MASALA CHAI TEA
On those days when it’s either raining or cool outside, or you are just craving to have some comforting and spicy hot tea to cuddle up with your favorite book, MASALA CHAI could just be “Your cup of tea”!
Masala Chai originated in India and it’s a beverage that incorporates black tea (Chai means tea) with aromatic herbs and Indian spices (masala). It has now become a very popular tea that you can actually buy in some coffee houses and you can even purchase the already made tea bags which contain similar flavors.
However, there is nothing like preparing the home made version of this aromatic tea as it will inundate your kitchen with a spicy and delicious fragrance quickly attracting your family members to gather around the stove in delightful anticipation.
Not only this tea is very easy to make but there are some wonderful properties of some of these spices that are worth while taking a closer look at.
There are many different spices and recipes to make this tea, I guess it also depends on what you have at hand at home as well as a matter of individual taste, so you can be as creative as you want with this tea and make your own tailored brew.
Here is a list of some of the many spices that can be included in the mix:
Ginger root, green cardamom pods, vanilla bean pods, star anise, whole cloves, coriander seeds, fennel seeds and peppercorns. Please scroll down for the recipe. I’ve also seen it made with additional herbs and spices such as a couple of Bay leaves, and nutmeg.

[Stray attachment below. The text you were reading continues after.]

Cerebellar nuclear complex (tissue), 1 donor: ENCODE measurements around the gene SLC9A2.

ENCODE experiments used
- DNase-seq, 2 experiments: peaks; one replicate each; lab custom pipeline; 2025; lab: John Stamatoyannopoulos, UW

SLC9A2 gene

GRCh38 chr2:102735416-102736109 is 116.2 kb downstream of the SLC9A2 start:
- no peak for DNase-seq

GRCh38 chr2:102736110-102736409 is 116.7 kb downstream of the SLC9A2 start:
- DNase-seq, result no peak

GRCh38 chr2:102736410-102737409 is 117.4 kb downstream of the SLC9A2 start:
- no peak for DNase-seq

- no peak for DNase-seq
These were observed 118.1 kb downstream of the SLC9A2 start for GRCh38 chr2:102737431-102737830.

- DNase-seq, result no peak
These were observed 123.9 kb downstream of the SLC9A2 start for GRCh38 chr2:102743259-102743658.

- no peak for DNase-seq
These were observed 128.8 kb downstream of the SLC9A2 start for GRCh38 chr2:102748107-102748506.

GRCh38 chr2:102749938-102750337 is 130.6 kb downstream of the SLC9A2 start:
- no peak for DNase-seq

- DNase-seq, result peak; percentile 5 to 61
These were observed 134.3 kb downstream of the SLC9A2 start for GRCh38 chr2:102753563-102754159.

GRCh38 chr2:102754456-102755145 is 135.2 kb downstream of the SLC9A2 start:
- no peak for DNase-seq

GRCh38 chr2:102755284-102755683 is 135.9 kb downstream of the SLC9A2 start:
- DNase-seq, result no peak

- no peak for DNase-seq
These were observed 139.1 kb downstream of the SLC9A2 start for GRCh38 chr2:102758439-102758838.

- Ginger is a root that is generally well known for its medicinal properties against nausea, motion sickness, and lack of appetite. It is also know to help with digestive problems, blood sugar balance, the common cold, and even muscle pain, arthritic pain and menstrual pain. It’s a root that is closely related to turmeric. Some studies even suggest the evidence of cholesterol reduction and lowering the risk of infections. The natural oil in ginger namely gingerol, is responsible for the anti-oxidants and anti-inflammatory effects. Ginger also reduces dizziness, minimizes symptoms of the common cold, allergies and other respiratory conditions. Ginger root in and of itself makes a delicious tea by just boiling a few slices of peeled ginger, especially if you are not feeling well, it’s soothing, comforting and healing.